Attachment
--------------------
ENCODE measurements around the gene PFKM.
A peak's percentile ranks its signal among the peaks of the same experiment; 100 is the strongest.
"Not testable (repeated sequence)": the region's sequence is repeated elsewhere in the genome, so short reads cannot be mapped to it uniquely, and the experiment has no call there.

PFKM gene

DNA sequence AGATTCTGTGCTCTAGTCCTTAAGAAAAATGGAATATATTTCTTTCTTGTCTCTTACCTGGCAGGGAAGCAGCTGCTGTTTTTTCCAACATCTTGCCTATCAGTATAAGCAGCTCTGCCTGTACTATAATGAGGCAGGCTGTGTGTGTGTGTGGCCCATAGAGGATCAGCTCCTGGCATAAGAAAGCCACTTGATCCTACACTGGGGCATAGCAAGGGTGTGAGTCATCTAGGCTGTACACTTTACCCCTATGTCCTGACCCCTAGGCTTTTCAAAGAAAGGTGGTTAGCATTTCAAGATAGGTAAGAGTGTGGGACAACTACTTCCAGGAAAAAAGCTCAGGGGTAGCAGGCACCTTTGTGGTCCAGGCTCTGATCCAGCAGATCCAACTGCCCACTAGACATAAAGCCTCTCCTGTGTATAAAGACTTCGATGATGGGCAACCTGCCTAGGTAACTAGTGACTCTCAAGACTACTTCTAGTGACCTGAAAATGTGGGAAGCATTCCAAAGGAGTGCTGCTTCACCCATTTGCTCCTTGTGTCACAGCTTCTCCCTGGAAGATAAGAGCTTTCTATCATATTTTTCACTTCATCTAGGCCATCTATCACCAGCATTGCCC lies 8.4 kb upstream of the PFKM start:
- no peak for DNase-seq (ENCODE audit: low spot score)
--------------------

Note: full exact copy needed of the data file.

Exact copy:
ENCODE measurements around the gene PFKM.
A peak's percentile ranks its signal among the peaks of the same experiment; 100 is the strongest.
"Not testable (repeated sequence)": the region's sequence is repeated elsewhere in the genome, so short reads cannot be mapped to it uniquely, and the experiment has no call there.

PFKM gene

DNA sequence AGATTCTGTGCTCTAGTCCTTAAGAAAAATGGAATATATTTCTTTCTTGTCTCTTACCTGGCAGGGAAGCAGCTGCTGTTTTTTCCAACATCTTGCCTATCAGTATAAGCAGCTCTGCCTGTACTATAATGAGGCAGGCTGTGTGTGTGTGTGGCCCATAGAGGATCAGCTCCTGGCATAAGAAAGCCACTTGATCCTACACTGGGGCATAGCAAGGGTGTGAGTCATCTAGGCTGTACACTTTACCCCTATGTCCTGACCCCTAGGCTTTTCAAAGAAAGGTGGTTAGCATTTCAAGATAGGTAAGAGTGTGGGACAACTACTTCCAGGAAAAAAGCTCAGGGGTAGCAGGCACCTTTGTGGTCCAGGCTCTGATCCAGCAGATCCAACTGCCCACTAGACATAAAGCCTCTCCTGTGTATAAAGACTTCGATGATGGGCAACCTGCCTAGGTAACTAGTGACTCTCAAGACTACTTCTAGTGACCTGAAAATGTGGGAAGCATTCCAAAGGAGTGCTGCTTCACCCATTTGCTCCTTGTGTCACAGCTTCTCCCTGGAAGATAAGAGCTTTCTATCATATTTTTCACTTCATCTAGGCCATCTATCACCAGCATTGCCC lies 8.4 kb upstream of the PFKM start:
- no peak for DNase-seq (ENCODE audit: low spot score)